When you first get a puppy and you’ve owned it for a couple of days, your prevailing thought might be “what have I done?”
Before you got her you watched just about every dog training video on YouTube, you read endless articles about what to feed her and how much mental and physical activity she needs. You were prepared.
Unfortunately, as I have discovered recently, nothing can prepare you for twenty minutes of yipping, yapping, and barking at 1am. Then at 3am. And again at 5am. No video or article helps you clean pee and poo off your previously unsoiled floors that you used to be proud of while the demon defecator happily and shamelessly bounds around your feet. And you can’t appreciate how sharp a puppy’s teeth really are until those little needles pierce your hands multiple times a day.
What have I done?
But when your puppy obeys “leave it” for the first time, when she goes a day without an accident, or when she simply looks at you serenely with those, well, puppy dog eyes, you know you’ve done something special.
Getting a puppy is not a decision to be taken lightly, it’s initially very challenging. But it’s also tremendously rewarding. Shaping the behaviour of a little creature that depends on you wholeheartedly is something to be savoured. The more effort you put into training, the better your life together will be. And the happier you make your new best friend, the happier you’ll be.
In training my new puppy, I’ve noticed how I can apply certain Stoic themes to help with the process. These six lessons keep me focused on the task and abate the frustration that threatens to creep in when things aren’t going to plan. They may also apply to other training or leadership situations, not just puppies. I hope they help you if you’re in a similar situation.
1. Puppies require patience
“…Teach them better or bear with them.”Marcus Aurelius, Meditations 8.59
In the words of the canine behaviourist John Fisher, when you are training a dog you must “think dog.” I’m no behaviourist myself, but it surprises me how many people expect an eight week old puppy to know things. It’s instinctive for us to use human rebukes and commands and want the dog to immediately “get it”, but without showing the dog what it should do via positive reinforcement how can we expect anything other than disobedience?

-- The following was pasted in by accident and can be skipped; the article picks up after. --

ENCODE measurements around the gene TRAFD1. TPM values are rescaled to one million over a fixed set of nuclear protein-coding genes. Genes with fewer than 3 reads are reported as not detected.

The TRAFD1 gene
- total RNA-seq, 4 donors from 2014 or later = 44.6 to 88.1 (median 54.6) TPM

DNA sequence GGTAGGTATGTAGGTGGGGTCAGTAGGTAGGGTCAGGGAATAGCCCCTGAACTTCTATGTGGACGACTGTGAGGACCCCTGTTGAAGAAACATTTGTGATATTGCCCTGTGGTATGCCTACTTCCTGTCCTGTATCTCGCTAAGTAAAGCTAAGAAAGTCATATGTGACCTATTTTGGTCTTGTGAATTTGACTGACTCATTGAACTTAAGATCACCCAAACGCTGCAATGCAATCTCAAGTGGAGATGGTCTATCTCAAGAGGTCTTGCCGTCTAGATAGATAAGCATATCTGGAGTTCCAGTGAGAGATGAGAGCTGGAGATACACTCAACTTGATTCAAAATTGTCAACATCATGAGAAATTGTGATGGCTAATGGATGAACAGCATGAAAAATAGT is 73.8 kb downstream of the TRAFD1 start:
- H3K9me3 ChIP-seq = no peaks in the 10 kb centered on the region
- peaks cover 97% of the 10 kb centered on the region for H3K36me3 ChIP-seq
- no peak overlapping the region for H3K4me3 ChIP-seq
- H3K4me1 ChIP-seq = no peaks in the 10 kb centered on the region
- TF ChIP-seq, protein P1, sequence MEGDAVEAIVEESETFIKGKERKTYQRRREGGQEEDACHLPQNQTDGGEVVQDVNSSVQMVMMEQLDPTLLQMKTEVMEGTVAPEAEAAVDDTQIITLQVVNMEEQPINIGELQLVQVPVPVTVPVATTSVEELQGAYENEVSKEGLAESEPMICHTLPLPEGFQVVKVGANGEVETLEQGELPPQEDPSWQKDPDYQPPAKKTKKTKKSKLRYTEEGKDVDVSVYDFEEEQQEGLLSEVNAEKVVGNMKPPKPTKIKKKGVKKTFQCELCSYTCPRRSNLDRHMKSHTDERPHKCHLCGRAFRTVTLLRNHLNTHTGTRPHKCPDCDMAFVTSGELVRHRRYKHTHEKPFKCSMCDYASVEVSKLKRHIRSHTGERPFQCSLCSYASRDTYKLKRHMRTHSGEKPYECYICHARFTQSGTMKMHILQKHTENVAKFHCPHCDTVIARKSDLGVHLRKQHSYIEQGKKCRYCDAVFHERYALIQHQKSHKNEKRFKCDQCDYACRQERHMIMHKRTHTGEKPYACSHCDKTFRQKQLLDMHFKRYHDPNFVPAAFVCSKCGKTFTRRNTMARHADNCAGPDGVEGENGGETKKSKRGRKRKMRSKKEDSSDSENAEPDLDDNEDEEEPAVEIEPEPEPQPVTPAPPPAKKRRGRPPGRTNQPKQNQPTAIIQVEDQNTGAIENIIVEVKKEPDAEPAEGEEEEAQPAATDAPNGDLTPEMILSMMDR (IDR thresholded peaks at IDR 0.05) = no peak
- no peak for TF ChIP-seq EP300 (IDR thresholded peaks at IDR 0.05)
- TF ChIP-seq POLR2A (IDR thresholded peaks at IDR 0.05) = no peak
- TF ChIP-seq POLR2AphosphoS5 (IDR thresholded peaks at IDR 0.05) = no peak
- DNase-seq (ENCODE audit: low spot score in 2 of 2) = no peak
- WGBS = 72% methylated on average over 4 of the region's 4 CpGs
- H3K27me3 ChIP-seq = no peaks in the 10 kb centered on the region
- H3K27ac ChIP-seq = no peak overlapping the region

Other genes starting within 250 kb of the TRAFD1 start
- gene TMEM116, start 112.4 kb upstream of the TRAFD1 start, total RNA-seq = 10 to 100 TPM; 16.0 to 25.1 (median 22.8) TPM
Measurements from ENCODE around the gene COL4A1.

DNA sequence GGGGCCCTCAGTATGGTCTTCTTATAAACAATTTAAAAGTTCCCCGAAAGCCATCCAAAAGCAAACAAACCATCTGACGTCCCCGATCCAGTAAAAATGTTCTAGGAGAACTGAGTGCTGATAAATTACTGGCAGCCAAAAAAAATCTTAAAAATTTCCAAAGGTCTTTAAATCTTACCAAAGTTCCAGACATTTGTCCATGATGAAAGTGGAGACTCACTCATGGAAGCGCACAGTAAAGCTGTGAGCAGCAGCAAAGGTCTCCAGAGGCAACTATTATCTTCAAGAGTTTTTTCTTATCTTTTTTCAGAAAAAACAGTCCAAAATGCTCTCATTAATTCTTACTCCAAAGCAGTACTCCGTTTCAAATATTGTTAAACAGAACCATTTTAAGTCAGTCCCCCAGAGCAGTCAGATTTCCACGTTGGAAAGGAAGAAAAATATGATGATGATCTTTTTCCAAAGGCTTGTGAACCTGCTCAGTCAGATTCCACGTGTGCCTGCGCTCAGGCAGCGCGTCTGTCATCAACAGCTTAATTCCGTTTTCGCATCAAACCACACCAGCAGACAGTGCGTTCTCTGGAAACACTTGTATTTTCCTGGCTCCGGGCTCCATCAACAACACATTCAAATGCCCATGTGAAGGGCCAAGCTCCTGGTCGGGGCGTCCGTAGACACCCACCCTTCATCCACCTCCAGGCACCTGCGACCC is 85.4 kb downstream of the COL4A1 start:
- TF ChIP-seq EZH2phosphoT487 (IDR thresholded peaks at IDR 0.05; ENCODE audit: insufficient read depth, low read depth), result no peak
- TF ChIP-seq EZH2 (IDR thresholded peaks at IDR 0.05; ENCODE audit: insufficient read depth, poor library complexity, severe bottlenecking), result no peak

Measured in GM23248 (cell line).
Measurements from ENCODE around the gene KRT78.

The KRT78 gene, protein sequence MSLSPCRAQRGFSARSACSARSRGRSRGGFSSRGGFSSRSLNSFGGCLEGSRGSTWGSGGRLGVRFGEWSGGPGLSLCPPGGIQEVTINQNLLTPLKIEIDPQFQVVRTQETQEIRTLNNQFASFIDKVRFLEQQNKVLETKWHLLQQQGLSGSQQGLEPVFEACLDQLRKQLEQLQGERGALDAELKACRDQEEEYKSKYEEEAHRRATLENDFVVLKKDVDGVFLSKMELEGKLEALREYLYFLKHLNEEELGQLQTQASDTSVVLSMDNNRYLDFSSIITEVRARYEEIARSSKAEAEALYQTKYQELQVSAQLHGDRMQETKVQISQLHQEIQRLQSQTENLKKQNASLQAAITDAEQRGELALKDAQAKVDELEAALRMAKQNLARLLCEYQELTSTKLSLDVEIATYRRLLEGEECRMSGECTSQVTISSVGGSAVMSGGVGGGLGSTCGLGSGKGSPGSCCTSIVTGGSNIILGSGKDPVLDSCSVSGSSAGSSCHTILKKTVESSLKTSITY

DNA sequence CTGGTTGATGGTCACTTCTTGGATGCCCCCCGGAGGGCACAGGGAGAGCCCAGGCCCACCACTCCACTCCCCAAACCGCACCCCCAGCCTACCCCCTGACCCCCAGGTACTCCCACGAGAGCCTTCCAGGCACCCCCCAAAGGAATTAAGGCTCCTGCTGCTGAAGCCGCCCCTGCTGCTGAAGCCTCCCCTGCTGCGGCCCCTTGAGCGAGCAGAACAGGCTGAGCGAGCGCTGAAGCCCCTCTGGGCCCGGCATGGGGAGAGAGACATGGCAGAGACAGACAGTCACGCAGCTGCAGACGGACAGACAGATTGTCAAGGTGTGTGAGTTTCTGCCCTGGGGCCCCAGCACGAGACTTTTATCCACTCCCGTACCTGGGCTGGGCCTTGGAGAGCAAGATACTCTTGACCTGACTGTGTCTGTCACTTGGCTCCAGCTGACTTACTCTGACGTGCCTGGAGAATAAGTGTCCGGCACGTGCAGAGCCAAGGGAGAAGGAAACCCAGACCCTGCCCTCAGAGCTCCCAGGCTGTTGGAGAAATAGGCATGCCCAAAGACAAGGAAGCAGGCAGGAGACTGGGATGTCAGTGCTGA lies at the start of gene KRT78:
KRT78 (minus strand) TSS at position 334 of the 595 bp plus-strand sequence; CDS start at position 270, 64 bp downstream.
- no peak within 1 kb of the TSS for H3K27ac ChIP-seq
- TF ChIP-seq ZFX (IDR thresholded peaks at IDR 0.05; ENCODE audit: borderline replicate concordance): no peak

We have no right to get frustrated if we haven’t first considered an exercise from the dog’s point of view and then taken the necessary steps to patiently teach it in a way it will understand.
2. Training acceptable behaviour means reshaping a puppy’s natural instincts
“How ridiculous and how strange to be surprised at anything which happens in life.”Marcus Aurelius, Meditations 12.13
Puppies bite. It’s natural animal behaviour for them. They explore every new thing they encounter with their mouths, including you. Human nature is such that (most) humans don’t bite each other. Therefore, when we try to bring puppies round to our way of thinking, we’re coaxing them to behave contrary to their nature but in line with ours.
The Stoics said we humans should live “in accordance with Nature”. The Stoic scholar Michel Dew described the meaning of this as follows:
“’Human Nature’ refers to the condition of a human who is expressing the very best in his or her development, that is their ultimate ‘best self’. They are growing and changing in an effort to reach the ultimate goal for a human being.”
We implement this advice by proxy where a puppy is concerned – we try to make them their ultimate best selves. To do this, our guidance must be exemplary.
3. Persistence pays off
“As each day arises, welcome it as the very best day of all, and make it your own possession. We must seize what flees.”Seneca The Younger, Epistles 108.27
In my second week of puppy ownership, I was enjoying an indoor play session with my new friend when she inexplicably stopped to defecate on the floor despite having done the same thing outside ten minutes before. I put her outside while I cleaned the mess then brought her into her crate while I, through necessity, cleaned the mess again. When I returned to the crate, she had soiled it too.
It’s easy to question what you did wrong in these cases, and again ask “what have I done?” But a house-trained pup doesn’t happen overnight. You accept what Fate has thrown your way and you resolve to start afresh, to persist and make each new day better than the last. When your puppy gets it right, when you see them perfectly doing what you taught them and looking hopefully at you for approval, it all becomes worth it.
4. Enjoy your puppy and they will enjoy you
“True happiness is to enjoy the present, without anxious dependence upon the future, not to amuse ourselves with either hopes or fears but to rest satisfied with what we have, which is sufficient, for he that is so wants nothing. The greatest blessings of mankind are within us and within our reach.”Seneca The Younger, On the Happy Life